Help me, Help you.
It’s important to take a step back from our daily lives and gain some perspective. Whether it’s to gain a new respect for your surroundings, or a better understanding of someone else’s life choices, it makes us all a better, well-rounded society that appreciates the differences we all possess.
I’m well aware that the severity of food allergies is not something most people deal with on a daily basis. The reality that a trace amount of food or sheer inhalation can affect someone so physically is a reality many live with, but not all. Over 2.5 million Canadians self-report having at least one food allergy. Yet, there sometimes seems to be an overwhelming lack of allergy awareness or compassion in society today. I usually try to brush this off, with fleeting thoughts circling the idea of “you don’t live with it every day, so of course you don’t know”; but the more I am exposed to people who aren’t aware of allergies, the more I realize it’s not necessarily that they are unaware. It may be that they are simply misinformed on the subject.
I truly believe the road to knowledge is paved with curiosity and an open mind. In order to help people who aren’t allergy aware better understand our food allergies, we need to squash three common misconceptions surrounding them. I summarize these below.
- Cross-contamin… what?
- In my opinion, the biggest misconception hindering allergy awareness is the use of the term cross contamination. The main point being:
Cross-contamination is when “a small amount of a food allergen gets into another food accidentally, or when it is present in saliva, on a surface or on an object.”
For example, when a knife is used to cut an egg and is only wiped off, rather than cleaned with soap, the use of this knife on something else could cause a reaction to someone with an egg allergy. Personally, cross-contamination is the scariest aspect of my food allergy. It pulls me into the depths of anxiety and has me second-guessing everything on my fork.
Someone else’s kitchen can be a scary place. I rarely eat food when I don’t know how or where it’s prepared. If someone is prepping food for me, I urge them to ensure no cross-contamination happens from using the same utensils or bowls. I do my best to express the dangers of foods touching other foods but one thing that is completely out my control is the cross-contamination of utensils and objects around me. Doorknobs, handrails, etc. anything you touch I may also touch; and that is something I don’t think many people are aware of. My suggestion is a simple one: just be aware of your surroundings. Whether you’re in public, at a dinner party, or at a friend’s house; be aware of what you’ve eaten and what you’re touching. If you’re not sure, the safe bet is to wash your hands or even your mouth. Trust me, your food allergy friends will thank you! Plus it‘s an overall healthy and good hygiene practice.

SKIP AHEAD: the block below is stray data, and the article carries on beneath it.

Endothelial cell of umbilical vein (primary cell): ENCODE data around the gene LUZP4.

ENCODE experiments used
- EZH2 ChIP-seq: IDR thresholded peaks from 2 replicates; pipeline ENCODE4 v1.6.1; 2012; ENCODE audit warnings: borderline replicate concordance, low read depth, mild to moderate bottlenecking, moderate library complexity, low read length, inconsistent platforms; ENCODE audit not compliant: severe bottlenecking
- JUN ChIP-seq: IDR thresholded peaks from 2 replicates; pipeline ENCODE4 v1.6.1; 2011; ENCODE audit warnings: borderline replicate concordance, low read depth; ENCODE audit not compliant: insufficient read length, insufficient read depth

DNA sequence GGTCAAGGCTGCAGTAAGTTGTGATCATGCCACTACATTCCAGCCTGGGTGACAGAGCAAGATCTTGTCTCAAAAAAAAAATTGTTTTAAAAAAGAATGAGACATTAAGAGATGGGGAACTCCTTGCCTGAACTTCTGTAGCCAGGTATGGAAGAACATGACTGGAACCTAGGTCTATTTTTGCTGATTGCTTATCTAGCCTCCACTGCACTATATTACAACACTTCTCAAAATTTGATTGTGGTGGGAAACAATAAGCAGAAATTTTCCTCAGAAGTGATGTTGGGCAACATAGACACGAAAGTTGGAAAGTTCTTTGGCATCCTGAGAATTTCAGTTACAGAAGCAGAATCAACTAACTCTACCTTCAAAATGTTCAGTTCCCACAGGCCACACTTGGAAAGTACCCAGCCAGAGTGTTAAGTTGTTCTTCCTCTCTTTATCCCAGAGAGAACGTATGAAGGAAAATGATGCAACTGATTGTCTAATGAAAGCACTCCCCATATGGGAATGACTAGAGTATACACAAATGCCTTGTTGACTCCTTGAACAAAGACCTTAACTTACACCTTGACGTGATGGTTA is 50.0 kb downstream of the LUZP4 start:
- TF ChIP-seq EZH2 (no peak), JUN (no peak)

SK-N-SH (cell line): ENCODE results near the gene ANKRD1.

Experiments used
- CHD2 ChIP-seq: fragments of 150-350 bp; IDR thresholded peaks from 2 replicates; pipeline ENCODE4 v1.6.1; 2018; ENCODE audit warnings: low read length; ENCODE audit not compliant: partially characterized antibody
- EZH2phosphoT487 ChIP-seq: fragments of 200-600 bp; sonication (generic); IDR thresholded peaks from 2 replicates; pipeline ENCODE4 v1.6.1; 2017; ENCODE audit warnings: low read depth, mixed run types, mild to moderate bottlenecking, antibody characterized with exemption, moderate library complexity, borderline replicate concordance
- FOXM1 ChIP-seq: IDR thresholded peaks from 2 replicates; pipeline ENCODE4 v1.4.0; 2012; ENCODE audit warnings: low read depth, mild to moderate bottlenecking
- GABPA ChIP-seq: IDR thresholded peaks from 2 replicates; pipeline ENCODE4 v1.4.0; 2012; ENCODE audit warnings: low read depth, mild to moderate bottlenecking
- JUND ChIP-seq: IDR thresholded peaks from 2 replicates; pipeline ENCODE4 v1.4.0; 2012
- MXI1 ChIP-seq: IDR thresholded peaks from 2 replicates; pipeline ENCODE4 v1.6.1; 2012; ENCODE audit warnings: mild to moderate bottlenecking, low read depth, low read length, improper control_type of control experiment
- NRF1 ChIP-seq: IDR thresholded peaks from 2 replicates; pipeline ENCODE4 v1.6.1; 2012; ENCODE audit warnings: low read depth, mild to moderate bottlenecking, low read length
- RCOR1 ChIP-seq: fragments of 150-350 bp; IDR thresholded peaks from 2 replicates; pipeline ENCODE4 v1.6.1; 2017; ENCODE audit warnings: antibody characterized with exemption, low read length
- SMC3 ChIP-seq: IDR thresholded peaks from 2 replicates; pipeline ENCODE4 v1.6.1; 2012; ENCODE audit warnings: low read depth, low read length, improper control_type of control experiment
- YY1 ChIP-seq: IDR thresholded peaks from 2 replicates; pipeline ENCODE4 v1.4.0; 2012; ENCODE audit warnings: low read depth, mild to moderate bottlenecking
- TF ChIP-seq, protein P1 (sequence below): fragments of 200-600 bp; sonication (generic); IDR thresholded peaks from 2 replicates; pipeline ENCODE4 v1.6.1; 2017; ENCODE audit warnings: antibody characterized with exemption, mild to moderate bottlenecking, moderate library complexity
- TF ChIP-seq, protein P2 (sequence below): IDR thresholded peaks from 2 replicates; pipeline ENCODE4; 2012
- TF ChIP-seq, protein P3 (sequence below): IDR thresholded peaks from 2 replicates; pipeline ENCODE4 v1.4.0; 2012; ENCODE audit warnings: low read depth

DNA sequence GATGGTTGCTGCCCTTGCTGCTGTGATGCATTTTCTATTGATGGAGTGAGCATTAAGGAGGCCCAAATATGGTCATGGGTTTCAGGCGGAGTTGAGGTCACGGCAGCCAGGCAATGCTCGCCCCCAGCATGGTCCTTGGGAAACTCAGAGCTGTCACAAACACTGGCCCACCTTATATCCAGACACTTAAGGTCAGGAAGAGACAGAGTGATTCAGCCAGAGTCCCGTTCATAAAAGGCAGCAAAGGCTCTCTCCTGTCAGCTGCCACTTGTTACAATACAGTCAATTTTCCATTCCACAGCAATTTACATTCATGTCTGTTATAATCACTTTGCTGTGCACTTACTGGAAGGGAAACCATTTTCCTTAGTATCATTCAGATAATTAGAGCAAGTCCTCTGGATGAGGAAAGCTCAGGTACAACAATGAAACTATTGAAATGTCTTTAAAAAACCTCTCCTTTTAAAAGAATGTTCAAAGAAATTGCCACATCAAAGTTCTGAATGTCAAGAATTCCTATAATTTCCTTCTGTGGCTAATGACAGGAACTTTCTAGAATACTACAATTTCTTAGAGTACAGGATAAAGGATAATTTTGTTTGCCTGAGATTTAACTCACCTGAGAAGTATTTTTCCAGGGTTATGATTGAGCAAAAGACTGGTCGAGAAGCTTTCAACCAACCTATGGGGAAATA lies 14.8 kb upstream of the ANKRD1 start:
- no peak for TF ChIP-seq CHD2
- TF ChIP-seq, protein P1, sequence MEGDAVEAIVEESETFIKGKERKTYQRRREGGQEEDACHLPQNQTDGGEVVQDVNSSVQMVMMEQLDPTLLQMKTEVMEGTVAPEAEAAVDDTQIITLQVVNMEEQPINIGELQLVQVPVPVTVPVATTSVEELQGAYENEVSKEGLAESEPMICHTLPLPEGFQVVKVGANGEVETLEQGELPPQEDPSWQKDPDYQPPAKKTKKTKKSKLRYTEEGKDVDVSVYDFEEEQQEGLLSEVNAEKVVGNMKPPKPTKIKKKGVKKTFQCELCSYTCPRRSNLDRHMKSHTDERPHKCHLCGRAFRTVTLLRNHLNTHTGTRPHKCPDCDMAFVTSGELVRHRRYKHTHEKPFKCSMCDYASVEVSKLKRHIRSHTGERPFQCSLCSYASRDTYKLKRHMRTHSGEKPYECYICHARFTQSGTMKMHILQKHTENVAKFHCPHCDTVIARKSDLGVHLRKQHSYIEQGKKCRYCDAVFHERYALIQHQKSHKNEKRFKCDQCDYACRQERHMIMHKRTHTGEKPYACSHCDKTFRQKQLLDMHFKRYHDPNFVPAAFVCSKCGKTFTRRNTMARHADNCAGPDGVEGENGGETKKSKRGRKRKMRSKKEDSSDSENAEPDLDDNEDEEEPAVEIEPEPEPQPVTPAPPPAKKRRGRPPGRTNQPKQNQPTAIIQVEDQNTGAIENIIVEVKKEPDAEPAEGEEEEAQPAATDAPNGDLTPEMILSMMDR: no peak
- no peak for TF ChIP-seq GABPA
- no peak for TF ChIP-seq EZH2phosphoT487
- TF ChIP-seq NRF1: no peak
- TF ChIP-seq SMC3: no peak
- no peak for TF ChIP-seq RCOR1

- False news about allergies:
I always tell anyone prepping my food about my allergies in great detail, whether it be in someone’s home or at a restaurant. I stress the severity of them and ensure I talk to those in charge. It’s these steps that help me feel safe when dining out. I think when it comes to the misconception or lack of awareness with food allergies, it is people abusing the word allergen. I can’t express the importance of telling others about your food allergy. However, disliking a food, hating a certain taste, or not wanting a certain food on your plate does not qualify as an allergy. By creating a misconception about food allergies, preparations, or brushing off the severity of it causes a miscommunication and could lead to a potentially fatal mistake for those who actually have a food allergy. I understand not liking food (I hate cauliflower) but calling it an allergen isn’t fair to your friend who deals with a food allergy every day. You can ask for substitutes, exclude things, or choose not to get a dish, just please don’t mislead people about your reasons why.
- This week in the movies…
The last reason I think there isn’t more allergy awareness, is the portrayal of food allergies in movies and in pop culture. It often shows sensationalized medical measures like swelling up like a blowfish, “funny” hives, awkward situations, or misrepresentation of administering an auto-injector, it’s hard for those not living with a food allergy to spot a reaction in real life. The truth is, allergic reactions come in many forms and being able to identify and react to those symptoms is important. An allergic reaction can affect several areas of the body and can present itself in many forms(3). Helping those around us understand how to identify and treat an allergic reaction helps everyone gain some perspective and respect for the severity of food allergies. If you’re unsure, it’s simple- just ask. Ask your friend or family member to explain their signs and symptoms. Come up with a plan of action, and make sure you know where there auto-injector is. Everyone likes the good-guy-hero in the movies. If you train hard and learn the signs, symptoms, and emergency protocol, that could be you!